Last summer, the team had no true stars and looked destined for misery. How did Houston build such a formidable lineup and put itself in the championship discussion?
Let's take a look at how it all came together for the Rockets.
Summer 2012: Trades and Free-Agent Shuffling
McHale finished his first campaign as head coach (in the lockout-shortened 2011-12 season) with a 34-32 record and missed the playoffs. The team's future was unclear, and it looked like the Rockets would face an uphill climb for the next several years.
Leading up to the 2012 draft, general manager Daryl Morey decided to move some pieces and acquire draft assets in order to make a play for Orlando Magic center Dwight Howard.
June 26-28, 2012
On June 26, 2012, Houston traded Chase Budinger to the Minnesota Timberwolves for the 18th pick in the upcoming draft, as the club stockpiled picks to make a run at D12.
The next day, Morey traded Samuel Dalembert and the 14th pick in exchange for Shaun Livingston, John Brockman, Jon Leuer and the 12th pick.
On draft night, Houston selected Jeremy Lamb with the 12th pick, Royce White with the 16th and Terrence Jones with the 18th selection. Lamb would eventually serve as a trade chip come October.
July 5, 2012
A week and a half later, the Rockets continued to unload their roster.
Within 24 hours, Houston said goodbye to both of its point guards, as it let Goran Dragic leave via free agency and dealt Kyle Lowry to the Toronto Raptors for an unprotected first-round pick.
July 13, 2012
The mass exodus concluded (for the time being) with Houston using its amnesty clause to release forward Luis Scola.
July 11-14, 2012
To fill their need at point guard, the Rockets signed New York Knicks restricted free agent Jeremy Lin to a $25.1 million offer sheet.
Three days later, the Knicks opted not to match the offer, and Linsanity arrived in Houston.
July 24, 2012
In a similar restricted free agent situation, Chicago Bulls backup center Omer Asik signed an offer sheet with the Rockets, and Chicago declined to match. Houston now had some size and defense in the frontcourt.
Fall 2012: Blockbuster trade sends James Harden to Houston
Even with the additions of Lin and Asik, the Rockets weren't poised to be anything special in 2012-13. Despite a respectable showing in its preseason games, Houston was set for another mediocre campaign at best.
That all changed when Morey landed the Rockets a top-tier star.
October 27, 2012
The Oklahoma City Thunder were under pressure to make a decision about James Harden, whose contract was set to expire in 2013. Houston was able to accommodate, and the bearded baller was traded to the Rockets just days before the regular season.
It didn't take long for Harden to assert himself as a superstar with his new club.
He began the regular season with a pair of monster games. Harden kicked things off with a 37-point, 12-assist barrage to beat the Detroit Pistons, and followed it up with a 45-point outburst in a win over the Atlanta Hawks.
His season-opening performance set the tone for the rest of the year. The Rockets played an exciting, aggressive, uptempo style en route to 106 points per game, 867 total three-pointers and their first playoff berth in three years.
With Harden in the fold, Houston became a much more dangerous club. He created his own shots, slashed to the rim and helped facilitate the offense with his passing skills.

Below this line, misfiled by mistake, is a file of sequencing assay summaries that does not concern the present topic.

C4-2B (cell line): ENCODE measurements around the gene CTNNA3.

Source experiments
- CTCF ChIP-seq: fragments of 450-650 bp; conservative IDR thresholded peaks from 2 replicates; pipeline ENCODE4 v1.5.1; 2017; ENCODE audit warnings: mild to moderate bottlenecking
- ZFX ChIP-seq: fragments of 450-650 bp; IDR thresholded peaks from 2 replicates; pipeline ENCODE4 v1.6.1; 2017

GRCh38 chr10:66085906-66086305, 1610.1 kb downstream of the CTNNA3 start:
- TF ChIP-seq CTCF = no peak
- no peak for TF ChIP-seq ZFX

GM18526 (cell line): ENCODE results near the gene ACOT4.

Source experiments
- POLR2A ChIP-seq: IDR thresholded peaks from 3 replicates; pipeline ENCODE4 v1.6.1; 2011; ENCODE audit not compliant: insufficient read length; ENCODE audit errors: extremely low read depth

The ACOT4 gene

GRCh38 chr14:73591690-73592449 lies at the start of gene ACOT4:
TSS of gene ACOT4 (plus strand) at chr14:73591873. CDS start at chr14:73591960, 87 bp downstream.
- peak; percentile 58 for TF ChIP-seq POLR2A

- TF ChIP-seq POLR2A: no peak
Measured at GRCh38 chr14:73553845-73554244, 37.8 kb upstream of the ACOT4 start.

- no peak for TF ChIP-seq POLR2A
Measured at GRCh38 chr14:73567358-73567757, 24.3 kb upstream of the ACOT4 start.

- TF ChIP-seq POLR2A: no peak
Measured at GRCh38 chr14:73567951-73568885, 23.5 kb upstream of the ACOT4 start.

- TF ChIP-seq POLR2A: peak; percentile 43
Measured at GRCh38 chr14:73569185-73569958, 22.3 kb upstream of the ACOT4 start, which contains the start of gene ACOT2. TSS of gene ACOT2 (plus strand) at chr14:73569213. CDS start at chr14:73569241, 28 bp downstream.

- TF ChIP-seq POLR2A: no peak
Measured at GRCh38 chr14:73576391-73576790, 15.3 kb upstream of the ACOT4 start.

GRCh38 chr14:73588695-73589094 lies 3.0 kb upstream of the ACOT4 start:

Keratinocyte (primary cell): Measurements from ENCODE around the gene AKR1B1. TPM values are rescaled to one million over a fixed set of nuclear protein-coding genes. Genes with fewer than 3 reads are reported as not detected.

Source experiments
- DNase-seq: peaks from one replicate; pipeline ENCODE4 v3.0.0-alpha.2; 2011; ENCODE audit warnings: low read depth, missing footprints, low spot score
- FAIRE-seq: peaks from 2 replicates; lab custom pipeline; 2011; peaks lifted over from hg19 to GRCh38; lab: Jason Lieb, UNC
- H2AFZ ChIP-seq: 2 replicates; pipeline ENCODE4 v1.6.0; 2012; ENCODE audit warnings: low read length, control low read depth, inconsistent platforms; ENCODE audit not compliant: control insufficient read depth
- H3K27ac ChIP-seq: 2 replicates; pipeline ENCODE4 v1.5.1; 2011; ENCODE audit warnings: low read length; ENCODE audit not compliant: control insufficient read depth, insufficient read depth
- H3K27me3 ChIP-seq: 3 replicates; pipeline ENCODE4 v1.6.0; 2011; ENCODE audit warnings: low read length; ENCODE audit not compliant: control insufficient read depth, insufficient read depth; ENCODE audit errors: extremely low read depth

Most notably, he proved to be an elite player because he could outduel other stars in a winning effort.
February 20, 2013
In a late-winter showdown against his old squad, Harden scored 46 points in the Rockets' triumph over the Thunder. He outscored Kevin Durant and Russell Westbrook combined, and Houston's victory was a foreshadowing of the scare it would give Oklahoma City in the playoffs.
April 21 -May 3, 2013
Houston grabbed the No. 8 seed in the 2013 playoffs and squared off against none other than OKC. Due to Russell Westbrook's Game 2 injury, it turned into a hotly-contested series.
Lin's chest injury revealed Patrick Beverley's abilities, Chandler Parsons had a couple of sensational outings and Harden was his usual lethal self.
The Thunder ultimately won the series, but the Rockets' performance demonstrated that they were a deep squad on the rise.
Summer 2013: Catching the Big Fish
Once the offseason arrived, Houston was immediately a major player in the Dwight Howard sweepstakes.
It was clear the Rockets had a compelling future with Harden as a major building block, and they also had plenty of cash and a big-man head coach in McHale.
Guys like Parsons helped cultivate Howard's interest in signing as they tried to lure him away from Los Angeles, Dallas and other suitors. Financially, there was one more housekeeping item to take care of:
June 30, 2013
July 5, 2013
After a week of meetings, drama, suspense and self-reflection for Howard, the megastar center finally made his decision to join the Rockets.
He quickly confirmed leaked reports by changing his Twitter profile picture:
In his introductory press conference, Howard emphasized his excitement about Houston's young lineup, McHale's mentorship and a chance to lead the franchise back to championship contention.
When we look back on how the Rockets evolved over the past 12-13 months, it's amazing to see how a series of events turned into an avalanche of good fortune.
The acquisition of James Harden was the critical turning point that changed the complexion of the franchise. His presence not only made it more attractive for Howard to commit, but his youth and talent will make Houston a desirable free-agent landing spot for years to come.
We don't know exactly what's in store for the Rockets in the long-term, but we know it will be exciting.
For now, Houston's opponents need to figure out how to deal with these two:
Don't crown them champions just yet, but I'd be shocked if they weren't in the mix.
Follow Dan O'Brien on Twitter: @DanielO_BR